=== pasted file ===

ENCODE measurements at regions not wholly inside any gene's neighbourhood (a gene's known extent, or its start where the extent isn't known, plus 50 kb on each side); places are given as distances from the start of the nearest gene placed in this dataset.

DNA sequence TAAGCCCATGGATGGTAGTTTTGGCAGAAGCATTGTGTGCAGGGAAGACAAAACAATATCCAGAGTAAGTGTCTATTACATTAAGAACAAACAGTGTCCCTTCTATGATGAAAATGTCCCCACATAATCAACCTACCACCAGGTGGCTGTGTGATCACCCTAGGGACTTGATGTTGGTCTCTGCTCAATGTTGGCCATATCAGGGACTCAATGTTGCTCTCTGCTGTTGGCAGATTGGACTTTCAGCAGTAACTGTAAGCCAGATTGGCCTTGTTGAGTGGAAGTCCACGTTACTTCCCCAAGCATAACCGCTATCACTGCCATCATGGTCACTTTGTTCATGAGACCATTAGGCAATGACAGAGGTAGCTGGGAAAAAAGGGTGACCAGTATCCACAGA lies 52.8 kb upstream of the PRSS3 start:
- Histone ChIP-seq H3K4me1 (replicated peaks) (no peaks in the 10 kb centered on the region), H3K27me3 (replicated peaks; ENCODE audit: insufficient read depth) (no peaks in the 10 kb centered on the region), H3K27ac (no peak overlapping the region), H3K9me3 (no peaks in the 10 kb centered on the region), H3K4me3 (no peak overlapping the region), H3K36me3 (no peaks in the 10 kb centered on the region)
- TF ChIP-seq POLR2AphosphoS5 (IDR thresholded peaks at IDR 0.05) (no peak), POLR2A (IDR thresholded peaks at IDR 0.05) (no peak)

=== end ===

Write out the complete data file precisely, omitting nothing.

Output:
ENCODE measurements at regions not wholly inside any gene's neighbourhood (a gene's known extent, or its start where the extent isn't known, plus 50 kb on each side); places are given as distances from the start of the nearest gene placed in this dataset.

DNA sequence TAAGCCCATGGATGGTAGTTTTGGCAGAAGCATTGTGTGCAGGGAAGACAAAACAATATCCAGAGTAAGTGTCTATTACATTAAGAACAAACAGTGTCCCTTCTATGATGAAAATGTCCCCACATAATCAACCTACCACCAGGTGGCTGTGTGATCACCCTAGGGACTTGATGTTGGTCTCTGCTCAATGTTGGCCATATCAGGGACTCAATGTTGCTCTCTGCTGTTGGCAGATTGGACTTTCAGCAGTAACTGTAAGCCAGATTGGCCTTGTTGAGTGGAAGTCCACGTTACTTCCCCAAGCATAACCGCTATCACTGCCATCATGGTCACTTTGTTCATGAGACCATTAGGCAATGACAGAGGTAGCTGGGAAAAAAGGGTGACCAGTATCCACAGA lies 52.8 kb upstream of the PRSS3 start:
- Histone ChIP-seq H3K4me1 (replicated peaks) (no peaks in the 10 kb centered on the region), H3K27me3 (replicated peaks; ENCODE audit: insufficient read depth) (no peaks in the 10 kb centered on the region), H3K27ac (no peak overlapping the region), H3K9me3 (no peaks in the 10 kb centered on the region), H3K4me3 (no peak overlapping the region), H3K36me3 (no peaks in the 10 kb centered on the region)
- TF ChIP-seq POLR2AphosphoS5 (IDR thresholded peaks at IDR 0.05) (no peak), POLR2A (IDR thresholded peaks at IDR 0.05) (no peak)